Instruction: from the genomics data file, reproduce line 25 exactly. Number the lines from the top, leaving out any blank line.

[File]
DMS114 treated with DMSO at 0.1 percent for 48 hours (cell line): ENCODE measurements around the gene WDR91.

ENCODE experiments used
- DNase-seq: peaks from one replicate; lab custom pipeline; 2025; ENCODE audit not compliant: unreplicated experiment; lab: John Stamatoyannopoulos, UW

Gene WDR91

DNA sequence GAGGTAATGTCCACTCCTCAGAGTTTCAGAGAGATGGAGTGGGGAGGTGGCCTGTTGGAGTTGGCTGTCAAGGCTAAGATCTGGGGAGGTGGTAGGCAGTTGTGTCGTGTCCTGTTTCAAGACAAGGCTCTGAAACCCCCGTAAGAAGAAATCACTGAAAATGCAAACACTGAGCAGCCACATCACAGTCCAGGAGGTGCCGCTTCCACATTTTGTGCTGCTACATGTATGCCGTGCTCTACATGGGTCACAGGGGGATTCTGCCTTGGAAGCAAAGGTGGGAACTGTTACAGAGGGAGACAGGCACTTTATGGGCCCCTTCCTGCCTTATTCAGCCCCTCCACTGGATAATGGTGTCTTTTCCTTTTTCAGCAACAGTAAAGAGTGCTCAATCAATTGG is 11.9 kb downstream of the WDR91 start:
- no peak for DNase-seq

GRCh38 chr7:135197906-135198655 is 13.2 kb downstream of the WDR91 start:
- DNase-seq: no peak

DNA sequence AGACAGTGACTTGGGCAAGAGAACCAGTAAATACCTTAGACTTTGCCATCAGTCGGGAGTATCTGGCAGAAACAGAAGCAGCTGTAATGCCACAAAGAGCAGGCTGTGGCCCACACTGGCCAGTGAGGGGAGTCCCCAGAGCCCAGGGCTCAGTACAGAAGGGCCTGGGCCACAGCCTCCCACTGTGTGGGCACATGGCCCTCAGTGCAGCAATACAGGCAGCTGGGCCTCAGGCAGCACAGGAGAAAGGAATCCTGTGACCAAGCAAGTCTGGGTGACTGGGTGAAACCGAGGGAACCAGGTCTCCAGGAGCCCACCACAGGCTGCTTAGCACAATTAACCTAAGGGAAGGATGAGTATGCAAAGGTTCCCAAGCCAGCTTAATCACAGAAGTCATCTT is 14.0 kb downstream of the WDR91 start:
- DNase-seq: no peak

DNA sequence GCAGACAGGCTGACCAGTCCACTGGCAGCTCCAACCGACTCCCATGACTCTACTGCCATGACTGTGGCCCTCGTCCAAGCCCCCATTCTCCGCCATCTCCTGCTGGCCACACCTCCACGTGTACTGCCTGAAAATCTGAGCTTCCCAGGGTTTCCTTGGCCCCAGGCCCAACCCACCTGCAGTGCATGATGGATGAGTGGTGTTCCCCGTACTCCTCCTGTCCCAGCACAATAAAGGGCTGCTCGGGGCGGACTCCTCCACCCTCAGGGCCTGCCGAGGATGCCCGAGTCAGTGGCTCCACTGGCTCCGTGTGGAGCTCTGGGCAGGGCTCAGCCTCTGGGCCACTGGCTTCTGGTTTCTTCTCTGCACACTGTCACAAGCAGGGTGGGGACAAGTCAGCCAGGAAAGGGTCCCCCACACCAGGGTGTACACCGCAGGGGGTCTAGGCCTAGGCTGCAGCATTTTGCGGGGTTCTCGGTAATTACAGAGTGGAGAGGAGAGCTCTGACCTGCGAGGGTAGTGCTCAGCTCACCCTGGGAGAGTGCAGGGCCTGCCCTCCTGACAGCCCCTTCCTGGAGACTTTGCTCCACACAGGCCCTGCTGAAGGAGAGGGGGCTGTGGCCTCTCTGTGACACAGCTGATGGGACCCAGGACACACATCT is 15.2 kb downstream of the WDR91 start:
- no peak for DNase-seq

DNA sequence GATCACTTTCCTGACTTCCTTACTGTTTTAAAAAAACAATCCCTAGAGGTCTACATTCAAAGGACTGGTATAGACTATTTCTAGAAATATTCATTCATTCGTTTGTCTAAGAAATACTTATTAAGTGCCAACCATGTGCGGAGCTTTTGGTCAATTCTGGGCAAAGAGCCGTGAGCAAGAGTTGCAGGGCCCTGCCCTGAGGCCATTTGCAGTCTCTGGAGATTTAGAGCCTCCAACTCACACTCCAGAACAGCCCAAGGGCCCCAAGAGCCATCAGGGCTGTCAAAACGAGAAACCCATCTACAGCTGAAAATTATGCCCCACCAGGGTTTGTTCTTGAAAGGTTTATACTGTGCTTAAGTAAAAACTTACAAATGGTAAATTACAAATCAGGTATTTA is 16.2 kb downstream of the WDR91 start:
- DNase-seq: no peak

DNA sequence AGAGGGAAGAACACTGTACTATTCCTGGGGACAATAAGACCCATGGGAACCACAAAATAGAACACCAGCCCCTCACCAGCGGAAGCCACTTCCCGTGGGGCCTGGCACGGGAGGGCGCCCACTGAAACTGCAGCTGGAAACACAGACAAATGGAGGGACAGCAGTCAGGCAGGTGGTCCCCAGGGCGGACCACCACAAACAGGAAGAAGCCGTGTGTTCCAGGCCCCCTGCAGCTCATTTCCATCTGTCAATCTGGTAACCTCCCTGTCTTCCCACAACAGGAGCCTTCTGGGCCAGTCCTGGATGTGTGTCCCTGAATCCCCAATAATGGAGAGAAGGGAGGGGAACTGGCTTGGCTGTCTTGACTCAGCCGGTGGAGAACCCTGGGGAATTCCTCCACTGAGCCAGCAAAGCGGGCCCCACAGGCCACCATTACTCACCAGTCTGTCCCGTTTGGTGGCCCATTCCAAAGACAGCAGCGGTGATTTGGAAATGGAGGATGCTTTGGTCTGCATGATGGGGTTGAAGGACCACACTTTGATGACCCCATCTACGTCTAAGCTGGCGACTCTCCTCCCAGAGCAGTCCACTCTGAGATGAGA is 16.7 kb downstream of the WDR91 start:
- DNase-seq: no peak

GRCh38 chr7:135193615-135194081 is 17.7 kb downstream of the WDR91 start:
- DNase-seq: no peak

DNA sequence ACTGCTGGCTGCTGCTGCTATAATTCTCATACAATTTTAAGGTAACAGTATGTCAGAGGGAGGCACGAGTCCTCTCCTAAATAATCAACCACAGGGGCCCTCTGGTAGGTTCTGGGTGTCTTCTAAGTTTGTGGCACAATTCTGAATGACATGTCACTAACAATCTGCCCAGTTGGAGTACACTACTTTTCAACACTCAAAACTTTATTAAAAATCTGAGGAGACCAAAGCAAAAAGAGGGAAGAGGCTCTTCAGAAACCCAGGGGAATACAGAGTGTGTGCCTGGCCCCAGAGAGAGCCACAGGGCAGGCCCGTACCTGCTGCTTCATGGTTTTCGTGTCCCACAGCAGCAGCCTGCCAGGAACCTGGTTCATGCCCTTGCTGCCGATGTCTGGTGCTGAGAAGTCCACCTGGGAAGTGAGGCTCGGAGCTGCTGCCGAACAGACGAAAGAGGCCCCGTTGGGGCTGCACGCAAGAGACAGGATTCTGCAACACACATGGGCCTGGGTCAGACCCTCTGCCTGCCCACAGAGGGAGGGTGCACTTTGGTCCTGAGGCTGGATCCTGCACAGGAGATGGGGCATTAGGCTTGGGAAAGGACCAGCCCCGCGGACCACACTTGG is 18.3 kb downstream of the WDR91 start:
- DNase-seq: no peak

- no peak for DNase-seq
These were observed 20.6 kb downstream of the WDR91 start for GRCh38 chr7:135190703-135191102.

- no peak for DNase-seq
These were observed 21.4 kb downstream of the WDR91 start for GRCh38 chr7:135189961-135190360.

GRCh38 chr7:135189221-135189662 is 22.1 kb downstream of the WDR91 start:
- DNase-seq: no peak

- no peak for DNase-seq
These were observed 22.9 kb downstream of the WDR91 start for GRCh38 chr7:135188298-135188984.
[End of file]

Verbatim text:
GRCh38 chr7:135189221-135189662 is 22.1 kb downstream of the WDR91 start: